Similarly, here, the Supreme Court reversed on the limited issue of the statute of limitations, so that all other findings on other issues in the first trial have no bearing whatever upon the findings of fact, including those relating to delivery, as found by the judge who retried the case.

Thus the question narrows to whether there is substantial evidence to support the findings on the issue of delivery.

We turn to the record, keeping in mind that our review of the evidence is governed by the classic rule summarized in Berniker v. Berniker, 30 Cal.2d 439, 444, 182 P.2d 557, 561, to wit:

‘* * * it is the general rule that on appeal an appellate court (1) will view the evidence in the light most favorable to the respondent; (2) will not weigh the evidence; (3) will indulge all intendments and reasonable inferences which favor sustaining the finding of the trier of fact; and (4) will not disturb the finding of the trier of fact if there is substantial evidence in the record in support thereof.’

Ordinarily delivery is a question of fact to be determined by the trial court (Estate of Pieper, 224 Cal.App.2d 670, 684, 37 Cal.Rptr. 46), resting largely upon the intent of the grantor to pass title. Both of these determinative questions of fact must be resolved by the trial court from the circumstances surrounding the transaction. (Estate of Pieper, supra.) The Supreme Court observed in Osborn v. Osborn, 42 Cal.2d 358, 363—364, 267 P.2d 333, 336, that

‘In some cases to ascertain the grantor's intent it is necessary to have recourse to his acts and declarations both before and after his transmission of the deed to the grantee or a third party (citations).’

The background facts reflect that the land involved was part of a large ranch owned by plaintiff and his first wife, Mai. They agreed that the survivor of them should own the ranch and upon his or her death it should go to their two sons, defendant and Ernest. Accordingly, they had their attorney, Mr. Mull, prepare reciprocal wills, which they executed. Each also executed a grant deed in favor of the other and irrevocably deposited the deeds in escrow with Mr. Mull with instructions to record or deliver the applicable one to the survivor upon the death of either. The mother died in August 1946, and her deed was delivered to the father; his deed to her was destroyed. Defendant and Ernest testified that they worked on the ranch, assisting plaintiff, who frequently told them the ranch would be theirs some day.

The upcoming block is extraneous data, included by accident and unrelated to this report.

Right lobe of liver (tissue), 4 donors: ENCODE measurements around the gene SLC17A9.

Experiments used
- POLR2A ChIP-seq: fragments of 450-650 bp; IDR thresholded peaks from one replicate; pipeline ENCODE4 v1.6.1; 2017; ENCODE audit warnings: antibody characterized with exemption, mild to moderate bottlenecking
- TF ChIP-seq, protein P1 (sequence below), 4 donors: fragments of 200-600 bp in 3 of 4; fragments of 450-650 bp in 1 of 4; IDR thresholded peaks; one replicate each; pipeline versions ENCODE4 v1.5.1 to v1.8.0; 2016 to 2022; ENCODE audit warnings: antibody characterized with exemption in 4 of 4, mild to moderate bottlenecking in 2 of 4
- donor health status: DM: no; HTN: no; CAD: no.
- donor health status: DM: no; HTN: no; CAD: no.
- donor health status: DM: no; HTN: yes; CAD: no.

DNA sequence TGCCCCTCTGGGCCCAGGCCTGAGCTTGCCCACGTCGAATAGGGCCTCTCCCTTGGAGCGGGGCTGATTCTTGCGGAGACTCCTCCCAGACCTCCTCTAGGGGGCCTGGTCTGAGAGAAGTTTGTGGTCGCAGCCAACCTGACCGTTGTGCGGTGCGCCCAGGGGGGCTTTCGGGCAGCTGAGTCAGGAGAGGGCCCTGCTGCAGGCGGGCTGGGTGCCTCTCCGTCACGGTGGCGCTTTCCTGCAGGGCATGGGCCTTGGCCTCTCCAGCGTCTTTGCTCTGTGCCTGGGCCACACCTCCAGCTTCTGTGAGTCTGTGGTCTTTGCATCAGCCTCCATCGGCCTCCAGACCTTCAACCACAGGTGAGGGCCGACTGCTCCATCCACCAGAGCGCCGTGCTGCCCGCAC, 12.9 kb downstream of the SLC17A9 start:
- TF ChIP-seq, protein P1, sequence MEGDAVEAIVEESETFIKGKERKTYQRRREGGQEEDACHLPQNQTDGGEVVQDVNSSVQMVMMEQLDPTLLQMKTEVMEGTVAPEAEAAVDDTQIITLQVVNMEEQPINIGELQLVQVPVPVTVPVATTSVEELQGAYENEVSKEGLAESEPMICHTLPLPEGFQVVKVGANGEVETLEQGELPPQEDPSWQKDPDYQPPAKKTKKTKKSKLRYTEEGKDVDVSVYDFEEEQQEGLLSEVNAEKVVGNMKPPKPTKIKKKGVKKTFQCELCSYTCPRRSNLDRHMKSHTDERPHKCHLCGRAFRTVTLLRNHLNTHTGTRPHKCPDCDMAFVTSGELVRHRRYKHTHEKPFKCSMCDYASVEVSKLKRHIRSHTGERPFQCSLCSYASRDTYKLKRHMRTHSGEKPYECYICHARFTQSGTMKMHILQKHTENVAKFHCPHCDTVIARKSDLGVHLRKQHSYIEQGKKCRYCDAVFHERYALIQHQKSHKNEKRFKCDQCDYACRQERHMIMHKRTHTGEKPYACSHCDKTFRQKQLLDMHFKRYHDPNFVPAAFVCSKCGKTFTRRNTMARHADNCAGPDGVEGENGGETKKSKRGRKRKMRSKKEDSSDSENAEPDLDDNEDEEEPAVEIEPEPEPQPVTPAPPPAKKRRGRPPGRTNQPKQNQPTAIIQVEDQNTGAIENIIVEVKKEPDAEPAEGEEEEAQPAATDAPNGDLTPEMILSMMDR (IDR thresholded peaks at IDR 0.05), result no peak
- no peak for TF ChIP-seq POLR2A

Following Mai's death in August 1946, plaintiff married Etta on December 2, 1947. Within a few days thereafter defendant heard that Etta was telling people in the area that plaintiff was going to give some of the land to her and her relatives. Defendant and his daughter-in-law went to his father's home on December 14, and in the presence of Etta and his daughter-in-law, defendant asked his father if the reports were true. His father said they were, and asked his son what he was going to do about it. Defendant replied that he was going to do everything he could to protect his ranch. An argument followed and finally plaintiff asked: ‘What do you want? Well, what do you want?’ Defendant said, ‘Dad, I want it made into a deed so these people can't get it, and I'll have it when you are through with it, but you are to have the life income off it which mother and all of us agreed to.’

On December 15, plaintiff and his sons went to the law offices of Mull & Pierce and saw Mr. Pierce. Defendant testified that he told Mr. Pierce what his father wanted, and Mr. Pierce asked plaintiff, ‘Bill, that's what you want?’ and plaintiff replied, ‘Yes.’ Defendant and Ernest waited in the reception room while plaintiff and Mr. Pierce went into the latter's office. The deeds were drawn and plaintiff apparently furnished the property descriptions. Defendant paid the attorney's fee and the cost of recording the deed.